The ESCB may also conduct operations to adjust the structural position of the banks vis-�-vis the ESCB, if, for example, there is a lasting shift in currency demand. If necessary, fine-tuning operations—which may also include currency swaps—may be carried out to manage fluctuations in the market. They would be conducted on a short-term, ad hoc basis, through bilateral operations or quick tenders with a limited number of counterparties.
Standing facilities. The proposed monetary policy instruments reflect the need to buttress the "self-stabilizing properties" of the system, so that the market itself will moderate volatility in liquidity and interest rates. There will be two standing facilities: a Lombard facility through which banks can obtain liquidity (against eligible assets) overnight and a deposit facility through which banks can deposit their surplus funds overnight. Together, the interest rates of these facilities will define a corridor for, and thus limit the volatility of, market interest rates. This may be of particular importance at the start of the third stage of EMU, when the demand for euro may be unstable and interest arbitrage imperfect.
A narrow corridor provides an automatic operating tool to limit interest rate volatility and reduce the need for fine-tuning operations. If the corridor is too narrow, however, it could undermine the development of a liquid market for the euro, since there would be less incentive for financial institutions to manage their liquidity through the interbank markets. The practical importance of this factor is not clear, however. Given the narrow margins in the European money markets, corridor limits need to be only a small distance from market interest rates to make use of the standing facilities penal for the financial institutions. In practice, the optimal width of the corridor, including its width around market bid/ask spreads, is an empirical matter, and currently there is considerable variation in the width of the corridor among those EU central banks that operate with these limits.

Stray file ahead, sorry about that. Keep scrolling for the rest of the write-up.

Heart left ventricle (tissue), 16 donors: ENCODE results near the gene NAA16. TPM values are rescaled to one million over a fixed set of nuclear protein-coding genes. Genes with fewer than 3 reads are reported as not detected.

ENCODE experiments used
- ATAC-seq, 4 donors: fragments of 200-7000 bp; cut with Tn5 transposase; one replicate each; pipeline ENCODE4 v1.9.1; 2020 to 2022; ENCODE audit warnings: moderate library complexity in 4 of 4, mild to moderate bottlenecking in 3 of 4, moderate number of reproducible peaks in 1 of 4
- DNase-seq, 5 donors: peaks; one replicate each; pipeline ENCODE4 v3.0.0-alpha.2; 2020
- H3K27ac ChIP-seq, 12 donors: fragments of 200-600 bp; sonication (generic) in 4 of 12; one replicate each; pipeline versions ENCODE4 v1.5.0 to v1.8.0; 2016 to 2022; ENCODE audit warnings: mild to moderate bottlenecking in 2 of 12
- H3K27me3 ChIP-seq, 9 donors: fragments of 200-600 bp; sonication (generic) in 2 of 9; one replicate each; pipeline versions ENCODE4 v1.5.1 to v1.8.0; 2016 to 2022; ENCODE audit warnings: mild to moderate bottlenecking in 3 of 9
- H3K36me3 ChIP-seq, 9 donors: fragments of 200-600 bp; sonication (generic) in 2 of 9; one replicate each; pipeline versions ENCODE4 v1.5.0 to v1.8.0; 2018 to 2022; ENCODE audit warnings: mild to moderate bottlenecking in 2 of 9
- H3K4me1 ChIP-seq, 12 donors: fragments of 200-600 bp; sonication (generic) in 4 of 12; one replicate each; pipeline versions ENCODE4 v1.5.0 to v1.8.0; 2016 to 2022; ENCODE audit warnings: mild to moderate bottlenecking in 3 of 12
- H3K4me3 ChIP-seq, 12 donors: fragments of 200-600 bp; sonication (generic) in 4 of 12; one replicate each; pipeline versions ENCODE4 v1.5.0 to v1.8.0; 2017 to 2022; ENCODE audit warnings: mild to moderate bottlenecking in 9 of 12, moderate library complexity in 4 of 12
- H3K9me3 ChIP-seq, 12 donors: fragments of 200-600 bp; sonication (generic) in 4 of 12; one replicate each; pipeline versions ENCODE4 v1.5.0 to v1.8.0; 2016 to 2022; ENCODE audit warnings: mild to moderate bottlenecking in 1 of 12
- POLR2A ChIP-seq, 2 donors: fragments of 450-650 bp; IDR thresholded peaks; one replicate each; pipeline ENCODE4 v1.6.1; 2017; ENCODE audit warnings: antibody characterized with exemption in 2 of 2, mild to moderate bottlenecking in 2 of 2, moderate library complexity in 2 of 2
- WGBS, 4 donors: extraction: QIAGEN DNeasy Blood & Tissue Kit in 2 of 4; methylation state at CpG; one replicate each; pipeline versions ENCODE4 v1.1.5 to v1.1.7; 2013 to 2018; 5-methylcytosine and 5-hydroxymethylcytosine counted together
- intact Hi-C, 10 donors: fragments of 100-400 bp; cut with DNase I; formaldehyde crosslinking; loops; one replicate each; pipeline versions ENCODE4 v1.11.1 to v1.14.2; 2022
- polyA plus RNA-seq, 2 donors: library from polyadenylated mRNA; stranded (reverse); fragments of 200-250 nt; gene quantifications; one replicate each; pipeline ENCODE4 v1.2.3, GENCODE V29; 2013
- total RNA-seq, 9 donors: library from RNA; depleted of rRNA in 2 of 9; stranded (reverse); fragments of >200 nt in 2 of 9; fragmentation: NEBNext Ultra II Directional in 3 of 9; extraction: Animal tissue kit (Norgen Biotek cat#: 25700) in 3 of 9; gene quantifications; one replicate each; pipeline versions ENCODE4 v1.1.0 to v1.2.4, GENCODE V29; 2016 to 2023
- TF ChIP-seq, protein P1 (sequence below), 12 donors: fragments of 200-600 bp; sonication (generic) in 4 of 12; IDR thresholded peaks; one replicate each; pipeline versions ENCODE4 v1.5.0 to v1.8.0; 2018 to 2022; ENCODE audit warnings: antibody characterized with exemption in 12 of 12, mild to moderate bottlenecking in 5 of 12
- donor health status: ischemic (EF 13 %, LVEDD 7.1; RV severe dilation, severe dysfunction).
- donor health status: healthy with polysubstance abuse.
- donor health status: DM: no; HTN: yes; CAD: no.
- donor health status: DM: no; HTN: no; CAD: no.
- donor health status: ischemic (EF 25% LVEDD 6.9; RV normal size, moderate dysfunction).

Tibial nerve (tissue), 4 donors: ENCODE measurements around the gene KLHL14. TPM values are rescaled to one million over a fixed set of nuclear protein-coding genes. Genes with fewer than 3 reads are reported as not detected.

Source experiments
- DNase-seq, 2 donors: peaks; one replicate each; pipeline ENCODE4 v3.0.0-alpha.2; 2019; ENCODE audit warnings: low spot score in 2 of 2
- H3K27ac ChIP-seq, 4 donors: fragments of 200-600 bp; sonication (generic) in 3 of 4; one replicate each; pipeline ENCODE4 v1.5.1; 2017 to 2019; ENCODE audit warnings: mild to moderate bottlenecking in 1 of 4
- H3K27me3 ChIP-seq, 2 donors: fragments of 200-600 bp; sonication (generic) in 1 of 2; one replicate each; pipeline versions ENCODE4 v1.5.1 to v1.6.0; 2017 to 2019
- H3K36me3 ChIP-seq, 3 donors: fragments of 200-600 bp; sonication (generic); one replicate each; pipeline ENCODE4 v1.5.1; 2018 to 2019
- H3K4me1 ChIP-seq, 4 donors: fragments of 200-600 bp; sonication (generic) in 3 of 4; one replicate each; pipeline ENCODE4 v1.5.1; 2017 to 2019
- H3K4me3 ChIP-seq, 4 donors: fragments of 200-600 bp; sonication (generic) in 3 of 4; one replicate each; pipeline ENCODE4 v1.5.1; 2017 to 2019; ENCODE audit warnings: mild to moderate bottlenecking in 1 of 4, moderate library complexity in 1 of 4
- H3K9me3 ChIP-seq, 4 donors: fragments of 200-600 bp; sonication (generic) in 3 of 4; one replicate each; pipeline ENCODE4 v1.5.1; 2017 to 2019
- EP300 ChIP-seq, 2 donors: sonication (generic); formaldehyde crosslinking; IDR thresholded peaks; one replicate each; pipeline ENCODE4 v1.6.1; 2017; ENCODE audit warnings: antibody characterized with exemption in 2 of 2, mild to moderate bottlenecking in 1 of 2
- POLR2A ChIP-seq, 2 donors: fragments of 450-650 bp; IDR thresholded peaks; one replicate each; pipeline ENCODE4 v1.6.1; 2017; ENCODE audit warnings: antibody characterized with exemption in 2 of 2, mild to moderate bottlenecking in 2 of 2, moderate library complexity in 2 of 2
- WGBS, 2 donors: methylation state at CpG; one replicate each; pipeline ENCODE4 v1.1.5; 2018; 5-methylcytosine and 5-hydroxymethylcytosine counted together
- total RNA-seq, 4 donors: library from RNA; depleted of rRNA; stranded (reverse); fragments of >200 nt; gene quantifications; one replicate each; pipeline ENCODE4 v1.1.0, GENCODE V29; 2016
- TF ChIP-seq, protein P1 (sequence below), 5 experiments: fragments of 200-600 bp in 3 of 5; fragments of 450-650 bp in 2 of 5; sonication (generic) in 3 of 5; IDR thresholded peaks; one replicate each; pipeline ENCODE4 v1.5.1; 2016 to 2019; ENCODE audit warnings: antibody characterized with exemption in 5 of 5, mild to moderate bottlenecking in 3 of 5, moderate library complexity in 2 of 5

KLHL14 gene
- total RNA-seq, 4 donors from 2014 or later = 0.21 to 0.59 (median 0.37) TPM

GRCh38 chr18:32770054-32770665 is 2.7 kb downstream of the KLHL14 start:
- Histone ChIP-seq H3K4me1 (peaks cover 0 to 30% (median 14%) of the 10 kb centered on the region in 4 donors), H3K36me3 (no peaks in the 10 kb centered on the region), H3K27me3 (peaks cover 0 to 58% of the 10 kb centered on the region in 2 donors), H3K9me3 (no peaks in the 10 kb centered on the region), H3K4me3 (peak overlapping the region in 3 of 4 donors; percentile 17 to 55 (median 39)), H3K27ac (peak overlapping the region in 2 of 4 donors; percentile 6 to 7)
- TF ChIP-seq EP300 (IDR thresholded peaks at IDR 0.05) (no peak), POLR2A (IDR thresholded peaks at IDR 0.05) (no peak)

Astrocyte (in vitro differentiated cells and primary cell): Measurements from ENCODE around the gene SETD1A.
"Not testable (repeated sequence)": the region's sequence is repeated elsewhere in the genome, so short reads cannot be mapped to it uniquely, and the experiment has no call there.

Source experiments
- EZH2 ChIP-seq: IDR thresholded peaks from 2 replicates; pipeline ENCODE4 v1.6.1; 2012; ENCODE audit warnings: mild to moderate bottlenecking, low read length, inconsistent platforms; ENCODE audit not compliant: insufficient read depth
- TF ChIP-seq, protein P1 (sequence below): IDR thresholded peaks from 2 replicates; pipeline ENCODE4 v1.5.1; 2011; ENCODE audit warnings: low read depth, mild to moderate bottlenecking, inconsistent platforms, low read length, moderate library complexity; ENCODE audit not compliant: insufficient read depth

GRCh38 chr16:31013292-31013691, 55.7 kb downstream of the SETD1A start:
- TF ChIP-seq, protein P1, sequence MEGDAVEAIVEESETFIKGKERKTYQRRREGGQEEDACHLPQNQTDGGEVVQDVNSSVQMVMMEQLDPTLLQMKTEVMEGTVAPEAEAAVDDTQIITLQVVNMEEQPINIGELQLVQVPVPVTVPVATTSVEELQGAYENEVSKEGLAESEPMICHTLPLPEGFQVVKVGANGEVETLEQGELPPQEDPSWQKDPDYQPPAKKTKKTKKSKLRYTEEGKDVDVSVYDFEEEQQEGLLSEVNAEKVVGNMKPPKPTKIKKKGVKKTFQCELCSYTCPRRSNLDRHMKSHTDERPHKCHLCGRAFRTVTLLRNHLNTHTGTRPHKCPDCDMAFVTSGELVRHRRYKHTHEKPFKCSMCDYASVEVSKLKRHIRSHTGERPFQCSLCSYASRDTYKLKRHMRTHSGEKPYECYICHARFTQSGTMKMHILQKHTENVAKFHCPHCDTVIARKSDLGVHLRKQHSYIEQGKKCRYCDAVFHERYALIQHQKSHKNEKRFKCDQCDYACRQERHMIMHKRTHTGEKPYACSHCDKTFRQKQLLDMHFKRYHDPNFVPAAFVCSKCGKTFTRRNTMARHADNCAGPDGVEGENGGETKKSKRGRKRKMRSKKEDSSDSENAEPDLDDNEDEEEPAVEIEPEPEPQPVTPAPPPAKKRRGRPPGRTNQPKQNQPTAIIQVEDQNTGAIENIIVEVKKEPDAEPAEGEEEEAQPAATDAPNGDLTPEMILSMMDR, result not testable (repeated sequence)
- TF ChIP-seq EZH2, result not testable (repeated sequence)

The ECB is thus likely to have to exercise a fair degree of judgment in determining the initial width of the corridor. In addition, the means by which the ECB moves the corridor may well be important. The corridor could be moved automatically in line with changes in the weekly repo (repurchase agreement) interest rate. In this case, the weekly repo rate, not the corridor, would provide the policy signal. Alternatively, the ECB may determine that the Lombard and deposit interest rates will be shifted independently of the weekly repo rate—either together, so that the width of the corridor is left unchanged, or individually, so that the width of the corridor varies.
In the past, central banks have used several of these variants to nuance their message on the stance of monetary policy. For the ECB, however, with many market participants having no experience with this system, there could be a risk—particularly at the start—that complicated signals would be misinterpreted by the market. In modern financial markets, where turnover is high and rates react quickly to news, uniform and clear signals from central banks have become increasingly important as an instrument of monetary policy. This will be particularly true within the EMU's self-stabilizing framework. It will be important for the ESCB to make clear to the markets how to interpret rate changes.